This is a picture of a house on a mountain as used is the Burritt on the Mountain logo.

“A door to a new world can be found through the door of a schoolhouse.”

Dorothy S. Davidson 


Burritt on the Mountain has recently held a groundbreaking celebration of a replica Rosenwald Schoolhouse.  At the celebration the name of the building was announced as the Dorothy Davidson Rosenwald Schoolhouse. This community schoolhouse will be a replica of some of the many thousands of structures built in the early 1900s for the education of African American students in the Jim Crow South.

Over 5,000 schools, teacher’s housing and other educational buildings were built through a collaborative effort between Julius Rosenwald, a Jewish philanthropist, Booker T. Washington and local black, and white, communities. If it weren’t for the Rosenwald Foundation, many students throughout the South would not have received an education, learned trades and skills which would be used in adulthood, or had an opportunity to leave the fields.

Burritt on the Mountain’s Dorothy Davidson Rosenwald Schoolhouse will be open to the public when not in use for an educational program designed for local fourth grade students. Though the importance of the Rosenwald schools has recently been recognized, for many it has been too late. Most of these schools have been demolished. This makes the Dorothy Davidson Rosenwald Schoolhouse even more essential. Burritt will use the school to promote this little known yet significant part of the African American story and will feature the school during our state’s Bicentennial in 2019.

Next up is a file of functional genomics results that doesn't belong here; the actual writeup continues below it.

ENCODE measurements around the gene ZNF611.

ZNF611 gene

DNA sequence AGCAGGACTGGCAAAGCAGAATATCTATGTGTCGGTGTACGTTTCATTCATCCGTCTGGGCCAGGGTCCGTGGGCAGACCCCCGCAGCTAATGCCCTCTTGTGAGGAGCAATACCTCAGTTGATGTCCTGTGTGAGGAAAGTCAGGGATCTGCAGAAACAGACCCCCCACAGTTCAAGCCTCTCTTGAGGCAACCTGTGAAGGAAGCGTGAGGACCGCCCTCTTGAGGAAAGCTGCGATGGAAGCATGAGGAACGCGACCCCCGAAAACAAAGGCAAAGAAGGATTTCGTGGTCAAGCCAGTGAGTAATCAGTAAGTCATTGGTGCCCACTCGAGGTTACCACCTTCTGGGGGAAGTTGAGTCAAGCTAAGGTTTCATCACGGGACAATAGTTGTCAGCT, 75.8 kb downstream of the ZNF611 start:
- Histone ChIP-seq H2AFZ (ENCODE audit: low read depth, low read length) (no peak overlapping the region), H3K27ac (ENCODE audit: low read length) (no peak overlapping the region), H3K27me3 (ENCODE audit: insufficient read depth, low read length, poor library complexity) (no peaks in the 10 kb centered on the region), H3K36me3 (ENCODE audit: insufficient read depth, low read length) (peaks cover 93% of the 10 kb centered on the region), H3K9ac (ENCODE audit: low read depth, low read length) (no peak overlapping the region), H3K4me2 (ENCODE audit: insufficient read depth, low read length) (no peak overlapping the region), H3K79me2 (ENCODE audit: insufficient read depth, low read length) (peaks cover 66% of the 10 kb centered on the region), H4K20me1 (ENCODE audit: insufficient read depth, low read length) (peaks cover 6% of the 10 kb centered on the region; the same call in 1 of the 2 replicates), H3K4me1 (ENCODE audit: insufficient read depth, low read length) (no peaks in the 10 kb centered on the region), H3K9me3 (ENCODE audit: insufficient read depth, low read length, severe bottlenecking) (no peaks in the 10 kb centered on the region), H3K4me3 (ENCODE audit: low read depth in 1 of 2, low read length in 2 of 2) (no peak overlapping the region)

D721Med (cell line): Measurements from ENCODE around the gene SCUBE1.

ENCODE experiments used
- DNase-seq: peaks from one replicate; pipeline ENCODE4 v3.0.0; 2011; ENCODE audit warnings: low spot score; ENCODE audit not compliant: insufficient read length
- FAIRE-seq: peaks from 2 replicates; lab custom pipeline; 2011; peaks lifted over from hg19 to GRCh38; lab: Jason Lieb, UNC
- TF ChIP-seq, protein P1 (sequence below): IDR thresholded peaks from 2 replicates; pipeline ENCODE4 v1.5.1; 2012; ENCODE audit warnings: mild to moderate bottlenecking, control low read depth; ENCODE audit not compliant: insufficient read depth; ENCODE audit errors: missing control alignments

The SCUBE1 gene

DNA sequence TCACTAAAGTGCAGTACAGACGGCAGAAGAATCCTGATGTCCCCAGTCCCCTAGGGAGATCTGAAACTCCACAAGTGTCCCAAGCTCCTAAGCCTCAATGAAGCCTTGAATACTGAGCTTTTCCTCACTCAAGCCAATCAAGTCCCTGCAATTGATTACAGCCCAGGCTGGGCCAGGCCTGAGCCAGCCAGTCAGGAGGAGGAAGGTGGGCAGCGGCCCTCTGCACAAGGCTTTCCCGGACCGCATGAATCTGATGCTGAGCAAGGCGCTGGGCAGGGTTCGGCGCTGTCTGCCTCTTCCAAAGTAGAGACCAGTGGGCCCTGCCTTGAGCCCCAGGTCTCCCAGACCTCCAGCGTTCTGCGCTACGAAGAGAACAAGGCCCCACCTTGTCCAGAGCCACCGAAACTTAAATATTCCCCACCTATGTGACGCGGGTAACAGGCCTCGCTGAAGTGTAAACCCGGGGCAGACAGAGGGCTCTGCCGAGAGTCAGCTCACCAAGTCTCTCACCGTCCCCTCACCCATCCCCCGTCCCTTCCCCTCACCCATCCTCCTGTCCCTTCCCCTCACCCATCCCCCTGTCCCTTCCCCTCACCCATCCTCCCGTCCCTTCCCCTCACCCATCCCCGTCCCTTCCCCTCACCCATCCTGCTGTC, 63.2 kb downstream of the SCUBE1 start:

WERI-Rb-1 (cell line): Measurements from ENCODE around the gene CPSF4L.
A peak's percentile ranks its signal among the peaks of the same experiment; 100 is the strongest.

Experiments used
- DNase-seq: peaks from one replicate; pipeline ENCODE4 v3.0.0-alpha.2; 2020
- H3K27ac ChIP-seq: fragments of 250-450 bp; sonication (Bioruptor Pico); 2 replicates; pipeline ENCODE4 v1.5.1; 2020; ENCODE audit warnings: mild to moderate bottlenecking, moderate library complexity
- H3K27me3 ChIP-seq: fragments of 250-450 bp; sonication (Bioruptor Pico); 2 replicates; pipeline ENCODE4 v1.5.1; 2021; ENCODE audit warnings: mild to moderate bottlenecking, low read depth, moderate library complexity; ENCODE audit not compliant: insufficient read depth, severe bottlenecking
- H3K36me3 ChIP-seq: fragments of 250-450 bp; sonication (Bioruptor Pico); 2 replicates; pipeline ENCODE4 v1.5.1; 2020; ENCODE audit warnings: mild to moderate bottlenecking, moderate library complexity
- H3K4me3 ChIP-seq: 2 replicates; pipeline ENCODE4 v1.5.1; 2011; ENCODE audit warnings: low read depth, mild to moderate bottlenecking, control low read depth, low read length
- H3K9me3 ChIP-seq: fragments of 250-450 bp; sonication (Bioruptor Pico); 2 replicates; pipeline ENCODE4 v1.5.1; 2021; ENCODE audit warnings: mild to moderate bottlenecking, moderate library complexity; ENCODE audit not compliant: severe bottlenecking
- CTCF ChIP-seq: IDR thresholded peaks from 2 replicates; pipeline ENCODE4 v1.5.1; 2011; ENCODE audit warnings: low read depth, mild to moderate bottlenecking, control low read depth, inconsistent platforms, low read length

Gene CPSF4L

The school will include two classrooms, a teacher’s room, an industrial room, and a permanent exhibit highlighting the story of the Rosenwald schools. The exhibit will touch on the friendship between Rosenwald and Washington and the creation of this program that affected generations of African American families.

The educational program designed for local fourth grade students will be a day of immersion in the life of a student of the early 1900s. The students will use the Historic Park, the Burritt Barnyard and enjoy an entire day of learning structured by the Burritt education department in association with the fourth grade teachers. This program has earned the support of all three local school systems.

The Dorothy Davidson Rosenwald Schoolhouse is scheduled to be finished in the summer of 2017 with classes beginning in the fall. For more information about the fourth grade programs call Tammy Cooney at 256-512-0145. For information about how to book a presentation for your local community group about the Rosenwald schoolhouses or how to donate call Caroline Buncick at 256-512-5570.